back to civilization
17.10.2014 - 17.10.2014 90 °F
This morning at about 6:15 one of the staff members assigned to us, walked around the encampment making just enough noise to awaken those of us who were interested in climbing a dune to seeing the sun rise over the Sahara. I was already awake, and had been most of the night. So I got up and dressed in yesterday's dirty clothes and trudged up several dunes with the assistance of one of the guides. It is hard work climbing sand dunes and I was exhausted and winded by the time I arrived at a high enough point. We stood there for quite a while waiting for the sun to come up over Algeria, which is only 30 miles away from camp. Now I can say I've done that. But what I cannot say is that I then enjoyed a hot shower in my luxury tent. Once again, no hot water. So I did the best I could, packed up my stuff, dined on an OK breakfast (the coffee was good) and off we went in our SUVs, back to Merzouga to board the bus. Destination: Ouarzazate.
Getting there involved another long day on the bus. The scenery was beautiful though, riding through the Todra Gorges looking out over steep canyon walls. We drove through a lot of interesting Berber towns and saw a acres of rich farmland with olive trees and date palms. Roses are a big deal around here. They export 50% of their rose crop (to France? not sure) to manufacture perfume.
Armani jokes that Ouarzazate is pronounced something like "where's it at" but we shortened it to its airport abbreviation, "OZZ". OZZ is a Berber town of approx. 150,000 and it is known for its film studios. Quite a few desert scenes are shot in Morocco. According to Armani, H2 has been very instrumental in bringing that industry to his country - or maybe he invented the film industry - I'm not clear on that point. It's a pleasant enough town and our hotel was very nice. It is more like a compound of condos, each with a large bedroom and a separate sitting room. Best of all - hot water! We got here in time to get situated, shower, and then go to dinner which was an extensive buffet.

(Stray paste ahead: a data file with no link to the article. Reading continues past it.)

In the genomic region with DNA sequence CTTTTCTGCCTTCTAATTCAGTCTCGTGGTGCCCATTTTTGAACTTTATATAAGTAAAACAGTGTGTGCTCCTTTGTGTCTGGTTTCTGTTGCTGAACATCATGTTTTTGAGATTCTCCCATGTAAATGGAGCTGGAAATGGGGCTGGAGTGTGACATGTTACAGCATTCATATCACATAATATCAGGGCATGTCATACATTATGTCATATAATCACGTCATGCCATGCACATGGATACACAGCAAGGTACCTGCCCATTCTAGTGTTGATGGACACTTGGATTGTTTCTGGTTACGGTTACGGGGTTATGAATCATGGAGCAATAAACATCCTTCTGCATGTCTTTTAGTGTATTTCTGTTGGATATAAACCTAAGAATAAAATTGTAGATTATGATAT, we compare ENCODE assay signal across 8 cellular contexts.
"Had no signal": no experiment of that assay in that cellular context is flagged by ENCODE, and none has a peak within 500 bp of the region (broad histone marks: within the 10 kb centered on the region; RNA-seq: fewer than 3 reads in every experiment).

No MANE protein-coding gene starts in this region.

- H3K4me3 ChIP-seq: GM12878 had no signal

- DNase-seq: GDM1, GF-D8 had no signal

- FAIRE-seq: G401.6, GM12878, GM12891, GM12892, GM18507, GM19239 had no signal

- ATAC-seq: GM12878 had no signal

About the food - it is mostly excellent and usually includes olives. They serve olives with every meal and incorporate them into their dishes when they can. We have noticed that we keep seeing the same four dishes listed on the restaurant menus. I think that at some point they discovered that tourists like 1) lemon chicken tagine with olives, 2) kefka (small meatballs) tagine, 3) chicken brochettes, and 4) Berber omelettes (a fluffy egg dish with lots of veggies baked in). These are the four dishes that keep reappearing. FYI, a tagine is the pottery cookware used everywhere to slow-cook food. As for me, I am particularly fond of the lemon chicken with olives. I'll probably buy a tagine on Amazon.com when I get home.
Well this is my last night in Morocco and I am anxious to get home. Although I am not looking forward to the two long flights to get there, the torture of modern air travel is a small price to pay for what I have experienced on this trip. The most important thing is the people. Moroccans are friendly, kind, peaceful, patient and are wonderful hosts. I hope to return, but I probably don't need to relive the Sahara camel experience. Instead, I think I'd go back to Fez. . . well maybe Marrakech too. There's a lot more to see in those cities.